The Columbia Valley Rockies will have to look to the future for the end of their ongoing seven-game losing streak after falling to the Creston Valley Thunder Cats 9-2 last Tuesday at the Eddie Mountain Memorial Arena.
Despite the wide score margin, head coach Wade Dubielewicz said he thought the game was much closer than it appeared on the box score.
“I don’t, I really don’t actually,” he said. “To be honest with you, after the game I was a bit surprised with the score, but again it comes down to making bad decisions with the puck against a team that has impeccable finish.”
The Rockies did start out the game with a flash of intensity, pushing the first place Thunder Cats in both the offensive and defensive zone. A little over halfway through the first period, however, the Rockies took an entire shift off allowing the Thunder Cats to pepper goaltender Will McCreight with shot after shot before Chase Hawkins had the opportunity to clear the puck for a change. Instead, the forward made a soft pass through the middle of the ice that was intercepted by the Thunder Cats to take a 1-0 lead.
“We’ve game planned for each team individually and what we did on the defensive zone face off is not what we’ve been consistently been doing,” he said. “Once you get running around against a team that is skilled and fast, it’s pretty hard to recover because there’s a sense of panic and everyone is running around.”
From there, the Thunder Cats would add four more unanswered goals through nearly two periods before the Rockies showed any sign of life. It was late in the second period on the powerplay that the Rockies awoke as Riley Knott erased the Rockies’ goose-egg on the scoreboard to make it 5-1. Tyler Bordt would also added another power-play goal in the third period to shorten the lead to 6-2.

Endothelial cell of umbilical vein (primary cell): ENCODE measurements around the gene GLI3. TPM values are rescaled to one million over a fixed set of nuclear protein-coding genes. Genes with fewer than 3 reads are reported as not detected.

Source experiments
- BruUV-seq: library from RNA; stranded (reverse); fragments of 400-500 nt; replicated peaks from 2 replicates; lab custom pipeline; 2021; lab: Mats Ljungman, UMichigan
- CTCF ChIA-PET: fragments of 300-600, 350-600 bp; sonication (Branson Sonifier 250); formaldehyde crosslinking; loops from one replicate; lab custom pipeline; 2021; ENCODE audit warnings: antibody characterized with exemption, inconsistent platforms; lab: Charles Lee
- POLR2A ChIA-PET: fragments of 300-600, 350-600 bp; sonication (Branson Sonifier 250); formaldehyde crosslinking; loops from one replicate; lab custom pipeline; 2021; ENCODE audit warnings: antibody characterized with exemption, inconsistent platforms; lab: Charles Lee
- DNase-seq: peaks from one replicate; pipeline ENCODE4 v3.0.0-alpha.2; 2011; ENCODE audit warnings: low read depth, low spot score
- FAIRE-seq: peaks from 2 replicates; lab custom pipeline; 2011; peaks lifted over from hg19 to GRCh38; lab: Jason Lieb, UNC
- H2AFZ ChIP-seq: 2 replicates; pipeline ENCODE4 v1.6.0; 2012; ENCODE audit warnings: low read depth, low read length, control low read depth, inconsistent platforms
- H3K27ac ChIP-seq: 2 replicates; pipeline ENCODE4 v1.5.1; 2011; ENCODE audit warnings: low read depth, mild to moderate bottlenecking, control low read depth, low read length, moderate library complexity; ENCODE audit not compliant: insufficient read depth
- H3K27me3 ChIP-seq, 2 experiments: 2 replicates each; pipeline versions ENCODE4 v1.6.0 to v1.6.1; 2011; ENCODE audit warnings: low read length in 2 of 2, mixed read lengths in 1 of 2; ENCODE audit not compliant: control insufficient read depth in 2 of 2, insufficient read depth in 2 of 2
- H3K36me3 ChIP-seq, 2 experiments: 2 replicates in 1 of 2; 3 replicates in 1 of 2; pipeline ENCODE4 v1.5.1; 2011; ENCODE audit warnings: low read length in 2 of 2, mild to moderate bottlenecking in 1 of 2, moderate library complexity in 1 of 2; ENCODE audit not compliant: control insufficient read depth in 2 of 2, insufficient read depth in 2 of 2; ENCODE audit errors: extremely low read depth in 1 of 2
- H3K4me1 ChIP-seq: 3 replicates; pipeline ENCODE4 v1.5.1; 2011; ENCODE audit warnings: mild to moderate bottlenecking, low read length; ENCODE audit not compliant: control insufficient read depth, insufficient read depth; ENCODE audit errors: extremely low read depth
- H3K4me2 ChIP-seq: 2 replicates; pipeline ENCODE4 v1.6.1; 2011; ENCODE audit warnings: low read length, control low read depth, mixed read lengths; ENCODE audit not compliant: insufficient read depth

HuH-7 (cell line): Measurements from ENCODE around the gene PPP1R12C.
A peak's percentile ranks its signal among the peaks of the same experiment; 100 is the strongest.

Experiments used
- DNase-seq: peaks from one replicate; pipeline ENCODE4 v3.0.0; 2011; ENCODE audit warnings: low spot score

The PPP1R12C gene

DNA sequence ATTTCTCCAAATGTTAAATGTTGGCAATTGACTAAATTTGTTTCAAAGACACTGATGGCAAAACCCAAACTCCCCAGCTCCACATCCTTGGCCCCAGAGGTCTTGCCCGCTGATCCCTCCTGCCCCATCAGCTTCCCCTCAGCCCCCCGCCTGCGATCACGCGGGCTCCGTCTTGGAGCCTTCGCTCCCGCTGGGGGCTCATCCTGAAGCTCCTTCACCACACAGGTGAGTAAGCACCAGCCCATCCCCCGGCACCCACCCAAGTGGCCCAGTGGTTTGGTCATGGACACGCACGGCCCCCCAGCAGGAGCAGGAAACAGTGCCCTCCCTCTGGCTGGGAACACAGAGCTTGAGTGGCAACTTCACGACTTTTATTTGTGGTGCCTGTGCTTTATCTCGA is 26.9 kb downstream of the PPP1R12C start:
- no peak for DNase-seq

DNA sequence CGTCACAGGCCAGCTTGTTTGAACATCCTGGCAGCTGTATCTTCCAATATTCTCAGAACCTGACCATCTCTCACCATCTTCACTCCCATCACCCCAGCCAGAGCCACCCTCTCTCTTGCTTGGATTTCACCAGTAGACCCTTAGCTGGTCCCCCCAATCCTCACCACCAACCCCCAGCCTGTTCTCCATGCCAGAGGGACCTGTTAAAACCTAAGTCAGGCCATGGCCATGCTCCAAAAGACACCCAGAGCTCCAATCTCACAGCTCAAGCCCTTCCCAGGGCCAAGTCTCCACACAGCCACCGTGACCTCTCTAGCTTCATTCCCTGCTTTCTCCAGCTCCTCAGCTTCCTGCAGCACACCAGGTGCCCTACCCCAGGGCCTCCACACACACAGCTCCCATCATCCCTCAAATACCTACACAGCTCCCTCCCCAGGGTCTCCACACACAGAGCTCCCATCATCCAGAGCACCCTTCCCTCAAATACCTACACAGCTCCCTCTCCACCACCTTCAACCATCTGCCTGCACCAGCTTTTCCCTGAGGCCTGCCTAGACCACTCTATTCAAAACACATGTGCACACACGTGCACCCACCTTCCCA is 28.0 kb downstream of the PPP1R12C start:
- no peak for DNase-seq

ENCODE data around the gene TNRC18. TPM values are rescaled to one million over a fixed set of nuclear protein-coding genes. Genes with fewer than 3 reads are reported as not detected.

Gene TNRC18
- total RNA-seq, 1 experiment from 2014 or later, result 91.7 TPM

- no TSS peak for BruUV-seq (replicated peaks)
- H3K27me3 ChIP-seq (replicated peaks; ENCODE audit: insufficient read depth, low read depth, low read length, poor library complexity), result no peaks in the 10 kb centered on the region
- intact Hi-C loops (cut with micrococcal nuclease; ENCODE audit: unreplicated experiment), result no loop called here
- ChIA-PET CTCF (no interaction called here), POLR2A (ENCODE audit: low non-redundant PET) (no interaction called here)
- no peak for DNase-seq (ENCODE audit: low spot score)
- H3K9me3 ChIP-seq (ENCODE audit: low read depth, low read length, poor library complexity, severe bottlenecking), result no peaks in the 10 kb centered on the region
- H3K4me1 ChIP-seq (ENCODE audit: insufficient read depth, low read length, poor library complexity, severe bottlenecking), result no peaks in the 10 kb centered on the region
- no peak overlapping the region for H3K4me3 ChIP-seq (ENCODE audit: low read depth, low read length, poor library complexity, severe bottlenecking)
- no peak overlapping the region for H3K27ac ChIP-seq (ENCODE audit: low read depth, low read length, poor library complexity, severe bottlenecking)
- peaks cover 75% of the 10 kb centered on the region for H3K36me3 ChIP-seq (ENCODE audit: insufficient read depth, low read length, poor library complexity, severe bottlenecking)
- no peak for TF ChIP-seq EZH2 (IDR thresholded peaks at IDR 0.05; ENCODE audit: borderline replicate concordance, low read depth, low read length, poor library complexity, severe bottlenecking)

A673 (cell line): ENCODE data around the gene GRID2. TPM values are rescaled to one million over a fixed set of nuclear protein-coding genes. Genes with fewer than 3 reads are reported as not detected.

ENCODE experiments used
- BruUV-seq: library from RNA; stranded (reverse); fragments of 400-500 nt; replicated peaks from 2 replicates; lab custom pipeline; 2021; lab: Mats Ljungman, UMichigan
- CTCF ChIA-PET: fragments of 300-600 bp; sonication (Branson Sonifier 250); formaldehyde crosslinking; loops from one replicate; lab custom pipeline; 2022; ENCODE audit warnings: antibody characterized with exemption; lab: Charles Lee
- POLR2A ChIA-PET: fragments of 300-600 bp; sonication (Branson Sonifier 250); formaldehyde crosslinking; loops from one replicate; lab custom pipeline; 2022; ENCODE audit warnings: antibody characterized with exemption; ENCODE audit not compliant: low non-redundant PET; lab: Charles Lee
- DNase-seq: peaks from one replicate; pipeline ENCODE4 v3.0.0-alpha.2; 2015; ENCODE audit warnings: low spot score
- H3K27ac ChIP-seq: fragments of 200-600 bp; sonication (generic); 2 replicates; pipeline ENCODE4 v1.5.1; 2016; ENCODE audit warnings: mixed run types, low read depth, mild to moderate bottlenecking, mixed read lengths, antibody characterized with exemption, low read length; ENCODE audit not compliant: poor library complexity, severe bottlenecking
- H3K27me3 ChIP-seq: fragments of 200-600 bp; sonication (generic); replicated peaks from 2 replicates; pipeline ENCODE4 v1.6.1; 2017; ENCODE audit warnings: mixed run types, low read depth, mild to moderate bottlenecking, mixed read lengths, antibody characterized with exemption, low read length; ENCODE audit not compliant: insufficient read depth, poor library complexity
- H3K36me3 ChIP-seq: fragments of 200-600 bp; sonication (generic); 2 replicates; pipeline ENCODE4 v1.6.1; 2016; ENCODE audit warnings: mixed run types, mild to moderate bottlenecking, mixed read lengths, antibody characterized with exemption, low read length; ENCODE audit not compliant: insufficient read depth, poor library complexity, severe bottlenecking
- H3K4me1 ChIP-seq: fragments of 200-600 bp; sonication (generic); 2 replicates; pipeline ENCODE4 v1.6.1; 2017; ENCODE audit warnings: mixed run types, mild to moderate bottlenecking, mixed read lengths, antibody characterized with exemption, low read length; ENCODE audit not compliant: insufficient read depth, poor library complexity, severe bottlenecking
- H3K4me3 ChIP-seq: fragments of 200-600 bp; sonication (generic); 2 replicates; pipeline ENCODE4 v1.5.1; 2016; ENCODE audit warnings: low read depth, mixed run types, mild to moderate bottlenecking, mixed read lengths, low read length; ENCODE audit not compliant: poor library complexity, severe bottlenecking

Dubielewicz said the two power-play goals on the evening are a sign of comfort that good things are coming in the future after the team struggled mightily in the first half of the season with a man advantage.
“That’s definitely a sense of relief,” he said. “Our power-play percentage is horribly low and I think it’s probably cost us 15 to 20 points to be honest this year for the whole reason that in those tight games it comes down to special teams. For the most part, 5-on-5 we’ve hung in there with teams but our special teams haven’t been to the level they need to be and it shows.”
Special teams weren’t the reason the Rockies lost Tuesday’s game however. Instead it was a mirage of complacent defensive moves that exposed the Rockies and allowed the Thunder Cats to score goal after goal.
“When we play Creston, a lot of the focus is on managing the puck. No other team makes us pay for making bad decisions as much as Creston does,” he said. “We were doing some good things through the neutral zone and had some chemistry with a couple lines, but again a bit of complacency with a few guys defensively isn’t going to work against a team of that caliber.”
By The Echo’s deadline on Friday, December 16th, the Rockies were still in search of a victory facing the Kimberley Dynamiters on the Friday evening before returning home to face the last place Golden Rockets on Saturday night.